You are not forgotten.  We love you still.  And always will.

Making Peace with Her Dying

Today I received word that a friend has entered that brave lonely path that leads toward death.  She has had several false starts on this road before, but this time her daughter-in-law told me it feels different.  She is now refusing food and drink.  So yes, it seems my friend has chosen her time and it is fast approaching.

When I heard the news I felt heartsick, not necessarily because she would be leaving this earthly plane, for I understand our time here is limited.  I was sad because I am 2000 miles away and the earliest I could possibly get to her would be, at minimum, eight days away.  I am sad because in five short months she and I have become dear friends and because there is love between us and because I want to be there to offer comfort if I can and because I want to say goodbye.

Vera is one of two women I have helped care for over the course of this past year.  Most of the time she didn’t need a lot of support—some assistance bathing, some simple meal preparation, some support walking, or when she was especially weak, transferring her to and from a wheelchair.  In between these tasks and some simple cleaning, we would chat.  We enjoyed one another.  It didn’t matter that we were 35 years apart in age.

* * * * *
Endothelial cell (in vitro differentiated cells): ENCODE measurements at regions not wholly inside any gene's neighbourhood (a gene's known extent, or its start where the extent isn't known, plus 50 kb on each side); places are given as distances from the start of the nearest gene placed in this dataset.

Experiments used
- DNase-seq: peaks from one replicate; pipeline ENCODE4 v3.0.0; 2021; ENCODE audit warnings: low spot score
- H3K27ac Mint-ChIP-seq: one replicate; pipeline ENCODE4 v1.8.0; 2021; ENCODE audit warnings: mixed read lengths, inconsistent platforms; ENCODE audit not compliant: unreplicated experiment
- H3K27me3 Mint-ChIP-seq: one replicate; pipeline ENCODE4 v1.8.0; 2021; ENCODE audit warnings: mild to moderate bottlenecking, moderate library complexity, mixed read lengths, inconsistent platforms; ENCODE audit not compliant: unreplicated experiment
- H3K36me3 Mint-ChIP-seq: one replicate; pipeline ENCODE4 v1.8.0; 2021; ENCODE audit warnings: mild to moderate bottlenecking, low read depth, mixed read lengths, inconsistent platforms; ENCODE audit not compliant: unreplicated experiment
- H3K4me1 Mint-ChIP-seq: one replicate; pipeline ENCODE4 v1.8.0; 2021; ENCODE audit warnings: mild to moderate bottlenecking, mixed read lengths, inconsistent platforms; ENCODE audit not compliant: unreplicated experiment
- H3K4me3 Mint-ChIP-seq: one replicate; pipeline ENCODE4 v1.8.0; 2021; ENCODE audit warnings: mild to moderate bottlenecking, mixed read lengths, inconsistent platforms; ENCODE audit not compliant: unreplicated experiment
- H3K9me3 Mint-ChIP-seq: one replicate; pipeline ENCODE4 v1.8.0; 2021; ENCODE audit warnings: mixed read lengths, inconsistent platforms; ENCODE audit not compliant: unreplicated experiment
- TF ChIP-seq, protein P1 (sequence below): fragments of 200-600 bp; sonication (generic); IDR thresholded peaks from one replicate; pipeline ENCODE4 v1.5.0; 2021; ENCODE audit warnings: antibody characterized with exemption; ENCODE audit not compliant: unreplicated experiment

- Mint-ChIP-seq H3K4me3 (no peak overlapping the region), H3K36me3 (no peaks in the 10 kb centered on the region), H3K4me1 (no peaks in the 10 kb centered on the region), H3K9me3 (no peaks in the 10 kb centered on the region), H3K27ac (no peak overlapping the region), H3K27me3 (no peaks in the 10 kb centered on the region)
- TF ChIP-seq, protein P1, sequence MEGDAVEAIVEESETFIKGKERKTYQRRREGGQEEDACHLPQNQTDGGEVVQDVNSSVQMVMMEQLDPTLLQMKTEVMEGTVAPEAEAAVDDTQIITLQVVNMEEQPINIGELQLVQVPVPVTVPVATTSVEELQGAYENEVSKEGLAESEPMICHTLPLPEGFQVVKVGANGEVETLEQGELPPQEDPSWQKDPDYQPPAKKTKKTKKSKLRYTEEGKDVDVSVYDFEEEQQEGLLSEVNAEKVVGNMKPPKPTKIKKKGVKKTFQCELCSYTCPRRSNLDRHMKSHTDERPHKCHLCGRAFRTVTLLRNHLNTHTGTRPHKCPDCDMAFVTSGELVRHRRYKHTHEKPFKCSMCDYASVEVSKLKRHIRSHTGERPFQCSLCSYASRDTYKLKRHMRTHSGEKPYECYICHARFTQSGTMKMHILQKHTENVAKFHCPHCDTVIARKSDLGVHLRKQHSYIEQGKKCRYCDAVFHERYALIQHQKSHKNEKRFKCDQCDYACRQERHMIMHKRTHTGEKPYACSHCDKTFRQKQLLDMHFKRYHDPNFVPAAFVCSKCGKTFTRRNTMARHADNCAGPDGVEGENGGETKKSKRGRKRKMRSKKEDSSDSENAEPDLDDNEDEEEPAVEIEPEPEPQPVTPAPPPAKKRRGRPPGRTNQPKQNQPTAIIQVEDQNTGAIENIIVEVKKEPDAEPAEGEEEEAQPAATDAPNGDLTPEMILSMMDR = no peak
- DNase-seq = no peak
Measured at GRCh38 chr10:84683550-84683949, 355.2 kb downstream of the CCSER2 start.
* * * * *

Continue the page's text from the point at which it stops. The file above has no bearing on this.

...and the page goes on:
One of Vera’s favorite things was when I massaged her feet.  She had never experienced that particular luxury before I came into her life, and without fail, it would make her purr with delight.  I also massaged her hands and eventually even her head.  She was surprised how delicious a good head rub could be.  Of course I had to be especially careful not to ruin her lovely white-curled coiffure.

My favorite memory of Vera is the time I drove her to a diner forty minutes away.  She and I are residents in a little town of approximately 1000 people.  There are three restaurants in town, only one of which I knew was to her particular liking.  So I decided it would be a grand adventure for us to travel to this particular diner instead.